Rogue Yogurt

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They started buying frozen yogurt from another company, one that could supply them steadily, he says. They still sold mostly ICBIY yogurt, but added a second brand to their stores.

The Gunn brothers did not tell customers they weren't getting legitimate ICBIY yogurt, Mark Gunn admits. "We weren't telling them," he says. "We felt at that point we had no choice. We were the only stores left in the state of Colorado, and we had to look out for ourselves."

Tom Herskowitz, the ICBIY vice president, agrees that getting supplies to Colorado was difficult at times, but he says the company always managed to do it. The Gunns, he says, are vastly overstating the extent of their problems to rationalize their illicit turn to counterfeit product.

"We did get the product to them on a consistent basis," Herskowitz says. "And they used counterfeit product before they ever had any [distribution] problems."

Both sides agree that the Gunns fell behind in their royalty payments to the company, and almost lost their franchises in 1993. Mark Gunn says he and his brother withheld the royalties because ICBIY wasn't living up to its promises, but ultimately paid the fees.

Relations between the Gunns and ICBIY were already strained, therefore, on the day Bill Brice showed up and caught Doug Gunn selling counterfeit yogurt.

When their ICBIY franchises were revoked for selling bogus yogurt, Mark and Doug Gunn renamed their stores Not Just Yogurt and stayed in business. They now buy their supplies from a different manufacturer, and Mark says business is holding steady.

But the Gunns and ICBIY still have a host of legal battles that are far from settled.

The company is suing both brothers for back royalties it says it is owed. In addition, it is suing Doug Gunn for continuing to operate a frozen yogurt store in violation of a clause in the franchise agreement that prevents him from competing with ICBIY (although there is not an ICBIY store in Boulder with which Doug can compete).

Earlier this year, Mark Gunn got fed up with ICBIY's legal tactics. He took his vacation time, he says, and came down to Dallas to picket ICBIY headquarters and some of the company's Dallas locations. Gunn became a self-appointed watchdog, trying to sound the alarm among other ICBIY franchise owners and customers that ICBIY is not the warm and fuzzy company depicted in its carefully cultivated public image.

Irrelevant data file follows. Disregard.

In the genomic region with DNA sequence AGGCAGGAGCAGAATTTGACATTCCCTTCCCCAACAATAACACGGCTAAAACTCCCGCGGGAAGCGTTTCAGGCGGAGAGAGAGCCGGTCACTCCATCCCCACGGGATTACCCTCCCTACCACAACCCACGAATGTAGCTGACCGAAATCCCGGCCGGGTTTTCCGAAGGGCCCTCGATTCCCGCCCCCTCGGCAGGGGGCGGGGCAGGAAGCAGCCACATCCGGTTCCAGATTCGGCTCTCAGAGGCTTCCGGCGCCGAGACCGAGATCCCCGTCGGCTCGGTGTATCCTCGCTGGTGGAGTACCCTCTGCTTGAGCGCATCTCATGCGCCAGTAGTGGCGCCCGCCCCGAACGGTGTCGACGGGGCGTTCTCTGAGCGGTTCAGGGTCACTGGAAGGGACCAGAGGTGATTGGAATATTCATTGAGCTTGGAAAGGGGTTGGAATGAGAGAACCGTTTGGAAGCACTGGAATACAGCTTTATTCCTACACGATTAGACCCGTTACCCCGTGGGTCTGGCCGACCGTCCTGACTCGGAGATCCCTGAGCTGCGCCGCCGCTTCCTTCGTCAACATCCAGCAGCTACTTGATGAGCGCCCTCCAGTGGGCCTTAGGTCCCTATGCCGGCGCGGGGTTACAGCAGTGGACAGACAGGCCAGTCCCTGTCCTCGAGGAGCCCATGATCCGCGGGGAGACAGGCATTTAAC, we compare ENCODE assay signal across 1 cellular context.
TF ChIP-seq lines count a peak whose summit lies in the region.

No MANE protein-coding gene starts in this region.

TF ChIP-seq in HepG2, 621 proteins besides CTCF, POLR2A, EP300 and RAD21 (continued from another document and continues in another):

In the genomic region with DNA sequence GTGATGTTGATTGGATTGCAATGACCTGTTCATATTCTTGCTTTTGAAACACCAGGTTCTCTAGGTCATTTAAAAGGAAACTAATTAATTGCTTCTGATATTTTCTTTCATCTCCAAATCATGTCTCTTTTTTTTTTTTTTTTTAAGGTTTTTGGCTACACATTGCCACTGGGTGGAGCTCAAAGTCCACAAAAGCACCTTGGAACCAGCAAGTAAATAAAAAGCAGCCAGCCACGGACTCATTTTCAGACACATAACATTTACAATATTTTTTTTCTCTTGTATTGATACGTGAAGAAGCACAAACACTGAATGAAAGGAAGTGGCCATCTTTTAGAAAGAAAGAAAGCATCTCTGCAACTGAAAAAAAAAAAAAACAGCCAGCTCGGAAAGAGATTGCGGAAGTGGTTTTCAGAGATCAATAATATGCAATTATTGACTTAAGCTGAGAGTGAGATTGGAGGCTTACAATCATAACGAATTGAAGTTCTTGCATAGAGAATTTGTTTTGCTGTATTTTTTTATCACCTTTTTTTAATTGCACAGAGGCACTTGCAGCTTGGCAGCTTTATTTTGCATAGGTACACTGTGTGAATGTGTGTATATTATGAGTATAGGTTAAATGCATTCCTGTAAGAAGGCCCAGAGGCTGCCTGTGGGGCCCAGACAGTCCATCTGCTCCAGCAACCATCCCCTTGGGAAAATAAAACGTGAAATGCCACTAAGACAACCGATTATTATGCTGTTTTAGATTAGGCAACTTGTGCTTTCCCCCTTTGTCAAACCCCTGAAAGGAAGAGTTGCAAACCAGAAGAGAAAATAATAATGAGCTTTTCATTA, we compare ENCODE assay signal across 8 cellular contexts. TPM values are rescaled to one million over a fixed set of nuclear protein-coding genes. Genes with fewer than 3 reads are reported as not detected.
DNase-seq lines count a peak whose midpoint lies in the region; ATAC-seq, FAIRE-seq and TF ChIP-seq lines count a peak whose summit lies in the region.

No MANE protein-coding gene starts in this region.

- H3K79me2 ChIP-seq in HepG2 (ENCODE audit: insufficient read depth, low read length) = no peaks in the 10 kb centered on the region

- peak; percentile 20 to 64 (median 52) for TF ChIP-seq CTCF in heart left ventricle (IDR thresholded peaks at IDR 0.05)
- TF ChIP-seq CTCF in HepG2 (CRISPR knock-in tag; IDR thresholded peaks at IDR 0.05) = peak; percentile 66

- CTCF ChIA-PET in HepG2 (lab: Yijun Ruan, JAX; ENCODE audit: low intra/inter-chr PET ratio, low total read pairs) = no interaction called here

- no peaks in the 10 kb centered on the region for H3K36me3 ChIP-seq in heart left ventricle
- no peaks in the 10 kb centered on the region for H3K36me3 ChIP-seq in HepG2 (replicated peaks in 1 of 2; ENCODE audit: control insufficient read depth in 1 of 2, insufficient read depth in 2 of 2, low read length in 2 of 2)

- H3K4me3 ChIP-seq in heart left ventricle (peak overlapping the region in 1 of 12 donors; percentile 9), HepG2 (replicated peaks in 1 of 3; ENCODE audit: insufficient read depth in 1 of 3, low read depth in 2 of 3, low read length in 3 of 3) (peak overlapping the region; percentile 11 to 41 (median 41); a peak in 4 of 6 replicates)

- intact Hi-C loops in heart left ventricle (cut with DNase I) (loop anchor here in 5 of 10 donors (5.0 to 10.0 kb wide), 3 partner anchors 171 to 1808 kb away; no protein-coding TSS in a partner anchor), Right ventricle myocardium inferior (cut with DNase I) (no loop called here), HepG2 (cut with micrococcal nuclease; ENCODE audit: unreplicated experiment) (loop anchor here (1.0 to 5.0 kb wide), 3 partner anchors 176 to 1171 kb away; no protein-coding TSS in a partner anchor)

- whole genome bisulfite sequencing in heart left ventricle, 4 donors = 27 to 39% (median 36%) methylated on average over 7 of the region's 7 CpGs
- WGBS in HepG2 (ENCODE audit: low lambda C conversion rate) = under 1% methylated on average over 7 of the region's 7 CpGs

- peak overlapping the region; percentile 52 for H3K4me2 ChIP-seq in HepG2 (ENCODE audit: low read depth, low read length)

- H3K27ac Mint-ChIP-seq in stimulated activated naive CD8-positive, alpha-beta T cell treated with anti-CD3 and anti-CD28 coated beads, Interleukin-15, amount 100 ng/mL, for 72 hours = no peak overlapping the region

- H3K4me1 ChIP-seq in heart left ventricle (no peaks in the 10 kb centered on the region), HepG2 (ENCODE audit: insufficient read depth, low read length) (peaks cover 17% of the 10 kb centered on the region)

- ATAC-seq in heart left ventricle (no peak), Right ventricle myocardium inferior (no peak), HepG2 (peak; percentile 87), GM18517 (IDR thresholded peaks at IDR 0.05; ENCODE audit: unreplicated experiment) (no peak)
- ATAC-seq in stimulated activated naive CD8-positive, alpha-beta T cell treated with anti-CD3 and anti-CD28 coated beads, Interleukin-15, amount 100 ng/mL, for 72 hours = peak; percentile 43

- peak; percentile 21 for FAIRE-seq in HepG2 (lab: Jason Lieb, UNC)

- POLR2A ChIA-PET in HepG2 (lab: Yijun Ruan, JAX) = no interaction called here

The company responded by suing Gunn in Dallas, obtaining a temporary restraining order to keep him from standing outside the ICBIY stores with his protest signs.

By the time he came to Dallas, Mark Gunn had found out about ICBIY's amnesty program afforded to other store owners who had sold counterfeit products. Gunn mailed a letter in October 1994 to other franchise owners, pointing out that he and his brothers were the only ones who lost their franchises during the counterfeit scandal. He accused ICBIY of being singularly concerned about its bottom line while store owners were being "eaten alive" by the high cost of the company's yogurt.

It was no wonder, Gunn wrote, that counterfeit yogurt was "prevalent" in the ICBIY chain.

James Amos, the company's chief executive officer, responded with a letter of his own on November 4, 1994, which has been entered as an exhibit in the court case. This letter, addressed to "Our Franchise Family and Associates," accused the Gunns of being deadbeats and counterfeiters, and urged other store owners not to give their protests much credence.

Amos particularly took issue with Gunn's contention that counterfeiting was "prevalent in the ICBIY family."

"That statement is patently false," Amos wrote. "There are approximately 15 franchisees and 40 nontraditional sites that have used counterfeit product. This accounts for 150-200,000 gallons of product."

Amos went on to pledge that ICBIY "stands on the fundamental values of Trust, Respect, Accountability, Integrity, Commitment and Caring. We have and will, in every endeavor, attempt to do the right thing for the greater good."

The Gunns read the letter, and in February sued ICBIY for defamation. It was in the course of that lawsuit that Steve Khoury, the Gunns' Dallas attorney, happened upon the revelations about powdered milk.

While deposing the company's head of manufacturing, Khoury says, he learned of the switch from fresh milk to powdered milk in the manufacturing process.

Shortly thereafter, Khoury amended the Gunns' lawsuit, claiming fraud, conspiracy, deceptive trade practices, and breach of fiduciary trust on the part of ICBIY.

For several years, the suit now charges, ICBIY continued to claim that its yogurt was made from only the finest ingredients, and kept raising the prices it charged store owners for the product.

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David Pasztor